Access Broadband over Power line (BPL) places broadband data on existing electrical wiring—outdoor distribution and to the home—using radio frequencies ranging between 3 MHz and 80 MHz. These are the same frequencies used for shortwave radio broadcasting, amateur radio communications, and the low VHF TV band (channels 2-6). With the DTV transition complete and only about 40 full-power TV stations transmitting on these channels, BPL is unlikely to have a major impact on TV reception, although at short distances the Third harmonic of BPL signals might interfere with high-VHF (channels 7-13) reception. Viewers of low-power TV stations that moved to the low VHF channels left behind after full power stations' DTV transition are much more likely to have problems with BPL signals.
The American Radio Relay League (ARRL), representing Amateur Radio operators, has long criticized the FCC for rules that don't sufficiently protect ham radio operators and shortwave listeners from BPL interference and failing to enforce the BPL interference rules that do exist. The ARRL challenged the FCC rules in the United States Court of Appeals for the District of Columbia. As a result of this challenge, the Court required the FCC to: "1) make part of the rulemaking record unredacted versions of several staff technical studies which the Commission considered in promulgating the rules, 2) provide a reasonable opportunity for public comment on those studies, and 3) provide a reasoned explanation of its choice of the extrapolation factor for use in measuring radiated emissions from Access BPL systems." In response, the FCC issued a Request for Further Comment and Further Notice of Proposed Rulemaking (RFC/NPRM).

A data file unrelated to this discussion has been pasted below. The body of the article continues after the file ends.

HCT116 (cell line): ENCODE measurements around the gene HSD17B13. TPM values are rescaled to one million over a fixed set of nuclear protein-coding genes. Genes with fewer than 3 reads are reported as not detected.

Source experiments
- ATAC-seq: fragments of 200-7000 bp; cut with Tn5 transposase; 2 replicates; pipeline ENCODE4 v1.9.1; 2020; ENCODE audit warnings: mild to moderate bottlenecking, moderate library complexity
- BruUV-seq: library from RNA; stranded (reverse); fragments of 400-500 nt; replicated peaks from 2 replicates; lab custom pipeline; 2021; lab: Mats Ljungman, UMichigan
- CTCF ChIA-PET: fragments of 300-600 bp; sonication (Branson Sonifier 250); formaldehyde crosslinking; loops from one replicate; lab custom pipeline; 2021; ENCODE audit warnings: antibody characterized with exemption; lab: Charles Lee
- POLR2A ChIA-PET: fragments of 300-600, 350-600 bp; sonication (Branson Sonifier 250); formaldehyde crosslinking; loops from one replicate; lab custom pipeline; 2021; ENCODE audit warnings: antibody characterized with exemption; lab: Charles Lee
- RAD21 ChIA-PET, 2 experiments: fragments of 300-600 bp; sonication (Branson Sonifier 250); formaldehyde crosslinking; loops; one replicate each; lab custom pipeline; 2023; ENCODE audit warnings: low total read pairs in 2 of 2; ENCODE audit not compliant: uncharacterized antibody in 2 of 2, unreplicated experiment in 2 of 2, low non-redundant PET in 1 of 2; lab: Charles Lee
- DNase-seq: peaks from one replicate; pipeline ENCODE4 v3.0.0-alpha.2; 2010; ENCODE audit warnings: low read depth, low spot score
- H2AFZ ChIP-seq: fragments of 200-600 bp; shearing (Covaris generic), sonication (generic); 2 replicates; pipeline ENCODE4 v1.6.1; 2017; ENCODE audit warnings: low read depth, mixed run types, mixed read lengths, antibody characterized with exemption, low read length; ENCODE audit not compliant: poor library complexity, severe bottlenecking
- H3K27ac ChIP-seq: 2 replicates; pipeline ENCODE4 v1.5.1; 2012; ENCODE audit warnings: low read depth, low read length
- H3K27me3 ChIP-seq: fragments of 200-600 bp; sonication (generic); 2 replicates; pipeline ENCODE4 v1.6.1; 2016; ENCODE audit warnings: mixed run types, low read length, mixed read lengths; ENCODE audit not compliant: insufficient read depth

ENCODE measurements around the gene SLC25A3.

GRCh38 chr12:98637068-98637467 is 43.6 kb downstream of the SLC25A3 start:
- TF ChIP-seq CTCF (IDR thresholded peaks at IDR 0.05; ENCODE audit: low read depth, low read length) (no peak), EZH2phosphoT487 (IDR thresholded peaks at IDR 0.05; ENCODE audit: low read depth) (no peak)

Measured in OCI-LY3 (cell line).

Monday the FCC issued the Second Report and Order (FCC 11-160). After this long proceeding, lasting over 7 years from the time the FCC adopted the Access BPL rules, the commission said, "In this Second Order, we complete our action addressing the court's concerns and our proposals in the RFC/FNPRM. We find that the information submitted in response to the RFC/FNPRM does not warrant any changes to the emissions standards or the extrapolation factor. We are, however, making several refinements to our Access BPL rules." See all filings in Docket 04-37.
The refinements include increasing the notch filtering capability for systems operating below 30 MHz from 20 dB to 25 dB; establishing a new alternative procedure for determining site-specific extrapolation factors; and adopting a definition for the "slant-range distance" used in the BPL measurement guidelines to further clarify its application. The Second Report and Order notes, "We find that the benefits of the above changes to the rules outweigh their regulatory costs...".
The Second Report and Order has more details on the modifications. Appendices C and D include rules changes and measurement guidelines, respectively. The concerns of the ARRL and its arguments are evaluated in detail and mostly dismissed in the 76 page Order and Appendices. As of Wednesday night, the ARRL had not posted the news or a response on its Regulatory and Advocacy web page.